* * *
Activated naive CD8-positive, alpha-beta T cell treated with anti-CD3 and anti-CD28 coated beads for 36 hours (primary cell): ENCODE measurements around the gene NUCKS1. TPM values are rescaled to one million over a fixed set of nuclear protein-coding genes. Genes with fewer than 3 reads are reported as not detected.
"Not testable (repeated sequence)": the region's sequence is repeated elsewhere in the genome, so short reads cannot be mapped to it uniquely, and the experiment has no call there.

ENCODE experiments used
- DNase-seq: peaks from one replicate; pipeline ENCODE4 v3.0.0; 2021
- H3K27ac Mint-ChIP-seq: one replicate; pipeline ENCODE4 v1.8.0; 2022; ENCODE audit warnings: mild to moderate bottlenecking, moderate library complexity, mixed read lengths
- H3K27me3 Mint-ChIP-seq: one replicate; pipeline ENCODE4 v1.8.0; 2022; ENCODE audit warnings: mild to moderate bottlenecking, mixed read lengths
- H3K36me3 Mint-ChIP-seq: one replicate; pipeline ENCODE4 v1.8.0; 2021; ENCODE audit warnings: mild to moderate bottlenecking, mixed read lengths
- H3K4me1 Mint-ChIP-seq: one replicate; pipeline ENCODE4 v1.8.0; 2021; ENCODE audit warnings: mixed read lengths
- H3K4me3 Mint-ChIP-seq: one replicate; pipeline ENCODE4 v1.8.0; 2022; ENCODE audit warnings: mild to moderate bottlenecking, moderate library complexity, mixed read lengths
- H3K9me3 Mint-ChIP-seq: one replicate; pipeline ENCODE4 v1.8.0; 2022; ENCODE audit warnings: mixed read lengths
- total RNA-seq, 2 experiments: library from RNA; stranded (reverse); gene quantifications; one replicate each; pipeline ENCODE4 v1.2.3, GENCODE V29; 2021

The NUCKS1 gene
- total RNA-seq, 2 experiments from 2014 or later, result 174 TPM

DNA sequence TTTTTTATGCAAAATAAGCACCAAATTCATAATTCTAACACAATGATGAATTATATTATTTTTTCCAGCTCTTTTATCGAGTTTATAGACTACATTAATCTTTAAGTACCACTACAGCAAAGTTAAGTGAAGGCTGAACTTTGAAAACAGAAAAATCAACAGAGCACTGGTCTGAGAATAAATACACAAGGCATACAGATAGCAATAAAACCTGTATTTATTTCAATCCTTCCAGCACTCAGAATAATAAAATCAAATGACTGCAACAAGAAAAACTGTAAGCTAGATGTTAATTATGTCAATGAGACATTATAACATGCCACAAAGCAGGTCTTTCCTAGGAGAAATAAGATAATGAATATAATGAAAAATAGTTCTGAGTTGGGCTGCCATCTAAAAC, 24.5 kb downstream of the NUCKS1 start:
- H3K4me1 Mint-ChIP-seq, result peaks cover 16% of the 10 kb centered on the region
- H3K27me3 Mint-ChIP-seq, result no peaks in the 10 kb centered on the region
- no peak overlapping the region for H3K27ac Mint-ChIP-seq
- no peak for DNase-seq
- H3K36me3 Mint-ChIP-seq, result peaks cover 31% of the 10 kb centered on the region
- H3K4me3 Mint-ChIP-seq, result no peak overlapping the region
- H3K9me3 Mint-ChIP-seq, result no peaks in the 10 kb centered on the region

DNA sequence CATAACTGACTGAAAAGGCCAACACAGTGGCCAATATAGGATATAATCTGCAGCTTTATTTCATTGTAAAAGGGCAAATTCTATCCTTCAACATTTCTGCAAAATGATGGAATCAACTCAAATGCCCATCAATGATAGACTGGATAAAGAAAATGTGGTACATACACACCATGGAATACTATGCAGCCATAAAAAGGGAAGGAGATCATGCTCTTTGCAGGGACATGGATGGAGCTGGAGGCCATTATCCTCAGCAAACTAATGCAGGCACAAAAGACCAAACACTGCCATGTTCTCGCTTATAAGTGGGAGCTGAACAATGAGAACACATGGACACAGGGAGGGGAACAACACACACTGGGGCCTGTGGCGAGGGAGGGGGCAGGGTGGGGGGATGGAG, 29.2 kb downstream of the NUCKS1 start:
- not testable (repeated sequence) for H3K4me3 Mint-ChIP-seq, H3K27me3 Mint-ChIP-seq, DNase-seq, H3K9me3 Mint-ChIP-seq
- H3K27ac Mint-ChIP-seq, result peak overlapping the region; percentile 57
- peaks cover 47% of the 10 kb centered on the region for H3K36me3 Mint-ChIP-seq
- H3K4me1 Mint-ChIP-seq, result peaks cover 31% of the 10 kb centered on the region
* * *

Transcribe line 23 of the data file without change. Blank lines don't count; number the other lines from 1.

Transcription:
- not testable (repeated sequence) for H3K4me3 Mint-ChIP-seq, H3K27me3 Mint-ChIP-seq, DNase-seq, H3K9me3 Mint-ChIP-seq